At all-male DeMatha High School in Hyattsville, the band practices in trailers but still consistently places first in competitions. The school's championship-caliber football team has no playing field. DeMatha's perennially-strong wrestling squad practices on mats dragged into empty classrooms at the end of the school day.

The largest private high school in the District and Maryland, DeMatha is a combination of traditional school building and seven temporary structures, trailers and renovated houses. An old lockerroom has been converted into a typing room. What were once cubbyholes are now rehearsal rooms. Nonetheless, this unusual environment has spawned a tradition of overachievers in academics, music and sports.

"The accent here is on people, not facilities," said John Mitchell, the school's band director for 18 years. Mitchell has been offered many directorships around the country, yet chooses to remain with DeMatha. "I stay because of the kids, the staff and the exceptional support of the band boosters."

Among Mitchell's former pupils are Peter Bay, conductor with the Rochester Symphony Orchestra and a slew of other classical musical performers and studio musicians.

And, of course, the name DeMatha brings to mind the basketball program of Coach Morgan Wootten. Playing in a tiny gym, the team has won five national championships and has a record of 860-122 during the past 32 years.

For the past 13 years, a former DeMatha player has started on the Harvard basketball team. Scores of players such as Kenny Carr and Adrian Dantley have played at major colleges and then the pros. But no matter how talented a DeMatha player may be, he won't play in a varsity sport if any of his teachers think he is not performing up to his academic level.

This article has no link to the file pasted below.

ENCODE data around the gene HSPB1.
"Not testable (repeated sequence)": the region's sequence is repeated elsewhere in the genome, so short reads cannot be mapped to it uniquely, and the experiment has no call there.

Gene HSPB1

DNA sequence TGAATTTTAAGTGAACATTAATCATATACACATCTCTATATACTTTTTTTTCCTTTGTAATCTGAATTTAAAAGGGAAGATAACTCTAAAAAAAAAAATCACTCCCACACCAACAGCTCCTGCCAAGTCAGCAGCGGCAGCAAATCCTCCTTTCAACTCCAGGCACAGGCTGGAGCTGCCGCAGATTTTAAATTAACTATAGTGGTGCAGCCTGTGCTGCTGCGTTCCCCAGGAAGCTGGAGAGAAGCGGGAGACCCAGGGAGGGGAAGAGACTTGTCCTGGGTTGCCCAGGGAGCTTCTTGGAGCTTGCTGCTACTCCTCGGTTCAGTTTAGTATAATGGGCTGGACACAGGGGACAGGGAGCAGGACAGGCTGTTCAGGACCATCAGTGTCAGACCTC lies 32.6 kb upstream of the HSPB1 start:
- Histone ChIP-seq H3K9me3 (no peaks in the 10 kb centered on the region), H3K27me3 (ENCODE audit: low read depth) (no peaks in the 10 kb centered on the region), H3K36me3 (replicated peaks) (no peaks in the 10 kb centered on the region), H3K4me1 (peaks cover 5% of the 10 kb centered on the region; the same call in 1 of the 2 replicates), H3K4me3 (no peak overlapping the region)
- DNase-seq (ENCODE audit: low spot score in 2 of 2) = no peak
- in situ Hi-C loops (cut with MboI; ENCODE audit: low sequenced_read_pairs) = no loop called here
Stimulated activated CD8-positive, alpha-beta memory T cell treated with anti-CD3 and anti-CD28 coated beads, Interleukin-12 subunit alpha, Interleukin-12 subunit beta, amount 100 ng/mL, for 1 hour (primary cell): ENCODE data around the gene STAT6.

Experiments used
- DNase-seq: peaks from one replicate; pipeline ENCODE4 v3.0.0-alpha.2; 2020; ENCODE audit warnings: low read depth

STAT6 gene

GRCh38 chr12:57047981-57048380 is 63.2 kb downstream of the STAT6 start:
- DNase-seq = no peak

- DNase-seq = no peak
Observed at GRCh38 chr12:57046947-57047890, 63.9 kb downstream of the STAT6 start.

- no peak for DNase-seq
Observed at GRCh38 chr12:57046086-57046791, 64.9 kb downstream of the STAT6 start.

"We've been very successful in athletics," said Principal John Moylan. "But we take greater pride in academics, in making young men better people who will be able to do well in the world, men of integrity. We offer a curriculum that can compete with any magnet school in the area and we don't just offer the courses to 15-20 percent of the students. All of them take science, literature, math and fine arts."

Magnet schools, which offer specialized college or business courses, have been used in the Prince George's County school system to help draw white students to predominantly black schools as part of the county's court-ordered integration effort.

"What's important is that 99 percent of our kids take the SATs and we still score {an average} 446 verbal and 485 math," said Moylan. "Meanwhile the national average is 430 verbal and 476 math."

When DeMatha's honor students -- those in the top third of their classes -- took the SATs, they scored 580 in verbal and 670 in math. Just as impressive are school statistics showing that almost 99 percent of DeMatha's students are accepted into universities and that 95 percent get their college diplomas.

"Anyone can get into college," said Moylan. "But being a success once you get there is what's important."

A DeMatha sophomore taking American literature must read 10 novels and 50 short stories, about twice the load assigned at a normal high school. Students meet similar standards the next two years while learning world and British literature.

In fact, many of the students, who pay $2,300 in tuition and fees, elect to take the sort of course load one would expect a college freshman or sophomore to handle. Because of the school's attention to excellence and challenging curriculum, the U.S. Department of Education cited DeMatha as one of 60 exemplary private schools in the country in 1984.